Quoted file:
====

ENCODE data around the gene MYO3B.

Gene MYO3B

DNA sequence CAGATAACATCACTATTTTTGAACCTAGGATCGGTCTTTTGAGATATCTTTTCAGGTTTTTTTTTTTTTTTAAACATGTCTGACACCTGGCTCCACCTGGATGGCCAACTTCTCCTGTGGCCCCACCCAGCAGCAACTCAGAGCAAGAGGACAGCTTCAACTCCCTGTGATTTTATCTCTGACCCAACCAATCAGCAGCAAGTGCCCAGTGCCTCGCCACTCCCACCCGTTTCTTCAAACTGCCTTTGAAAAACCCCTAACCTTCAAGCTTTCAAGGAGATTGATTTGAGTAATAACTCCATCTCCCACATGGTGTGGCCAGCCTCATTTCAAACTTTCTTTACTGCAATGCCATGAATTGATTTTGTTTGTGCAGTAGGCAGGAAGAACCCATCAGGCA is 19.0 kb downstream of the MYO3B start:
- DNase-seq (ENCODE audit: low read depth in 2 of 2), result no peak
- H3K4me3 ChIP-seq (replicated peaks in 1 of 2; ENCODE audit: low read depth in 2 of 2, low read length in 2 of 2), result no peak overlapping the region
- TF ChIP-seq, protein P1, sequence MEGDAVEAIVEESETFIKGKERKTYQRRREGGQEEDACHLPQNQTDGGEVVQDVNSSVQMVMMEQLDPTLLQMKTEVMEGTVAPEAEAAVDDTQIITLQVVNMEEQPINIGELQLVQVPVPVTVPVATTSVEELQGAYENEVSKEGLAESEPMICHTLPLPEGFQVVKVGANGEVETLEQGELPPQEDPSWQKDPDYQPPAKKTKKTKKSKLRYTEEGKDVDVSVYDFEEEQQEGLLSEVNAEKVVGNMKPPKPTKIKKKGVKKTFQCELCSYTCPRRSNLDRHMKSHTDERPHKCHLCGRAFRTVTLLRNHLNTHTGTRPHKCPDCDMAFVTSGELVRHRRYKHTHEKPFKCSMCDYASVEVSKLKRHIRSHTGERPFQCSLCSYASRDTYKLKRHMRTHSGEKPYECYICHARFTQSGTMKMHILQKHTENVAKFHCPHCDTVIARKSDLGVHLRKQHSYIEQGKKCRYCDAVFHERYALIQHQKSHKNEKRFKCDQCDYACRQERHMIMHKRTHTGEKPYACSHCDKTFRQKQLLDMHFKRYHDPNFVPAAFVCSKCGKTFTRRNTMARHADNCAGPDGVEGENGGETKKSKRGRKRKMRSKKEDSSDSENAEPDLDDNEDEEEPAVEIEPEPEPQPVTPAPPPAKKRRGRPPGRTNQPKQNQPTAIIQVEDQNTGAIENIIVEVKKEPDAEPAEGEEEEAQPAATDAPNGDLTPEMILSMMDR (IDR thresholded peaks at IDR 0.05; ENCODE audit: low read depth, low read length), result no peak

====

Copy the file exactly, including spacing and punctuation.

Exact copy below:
ENCODE data around the gene MYO3B.

Gene MYO3B

DNA sequence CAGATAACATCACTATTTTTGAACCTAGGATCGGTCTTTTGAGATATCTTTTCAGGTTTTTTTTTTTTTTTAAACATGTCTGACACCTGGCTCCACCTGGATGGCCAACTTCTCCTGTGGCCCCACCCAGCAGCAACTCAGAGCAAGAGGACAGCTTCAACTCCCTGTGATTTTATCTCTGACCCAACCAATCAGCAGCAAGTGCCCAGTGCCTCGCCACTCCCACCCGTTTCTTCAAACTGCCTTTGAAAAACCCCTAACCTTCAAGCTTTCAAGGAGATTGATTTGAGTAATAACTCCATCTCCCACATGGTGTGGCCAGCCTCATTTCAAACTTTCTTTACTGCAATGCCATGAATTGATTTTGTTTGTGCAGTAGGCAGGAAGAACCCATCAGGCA is 19.0 kb downstream of the MYO3B start:
- DNase-seq (ENCODE audit: low read depth in 2 of 2), result no peak
- H3K4me3 ChIP-seq (replicated peaks in 1 of 2; ENCODE audit: low read depth in 2 of 2, low read length in 2 of 2), result no peak overlapping the region
- TF ChIP-seq, protein P1, sequence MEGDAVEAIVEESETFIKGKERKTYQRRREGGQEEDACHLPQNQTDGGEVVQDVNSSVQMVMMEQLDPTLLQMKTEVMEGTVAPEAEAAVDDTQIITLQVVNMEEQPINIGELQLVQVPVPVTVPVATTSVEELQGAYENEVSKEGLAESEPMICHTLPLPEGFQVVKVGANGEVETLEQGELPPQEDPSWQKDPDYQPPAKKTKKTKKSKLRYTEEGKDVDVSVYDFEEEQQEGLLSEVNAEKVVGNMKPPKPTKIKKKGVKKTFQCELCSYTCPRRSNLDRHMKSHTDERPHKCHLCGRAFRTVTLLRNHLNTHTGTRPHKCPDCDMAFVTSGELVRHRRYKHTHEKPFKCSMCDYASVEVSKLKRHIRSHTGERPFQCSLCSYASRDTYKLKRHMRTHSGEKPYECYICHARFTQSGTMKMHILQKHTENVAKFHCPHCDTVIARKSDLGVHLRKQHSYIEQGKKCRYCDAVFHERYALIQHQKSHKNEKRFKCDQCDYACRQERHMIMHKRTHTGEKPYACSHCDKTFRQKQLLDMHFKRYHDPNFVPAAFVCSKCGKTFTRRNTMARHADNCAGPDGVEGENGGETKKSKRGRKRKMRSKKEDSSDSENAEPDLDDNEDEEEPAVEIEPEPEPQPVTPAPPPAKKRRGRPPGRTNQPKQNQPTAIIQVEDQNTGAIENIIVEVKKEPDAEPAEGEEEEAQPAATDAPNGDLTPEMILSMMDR (IDR thresholded peaks at IDR 0.05; ENCODE audit: low read depth, low read length), result no peak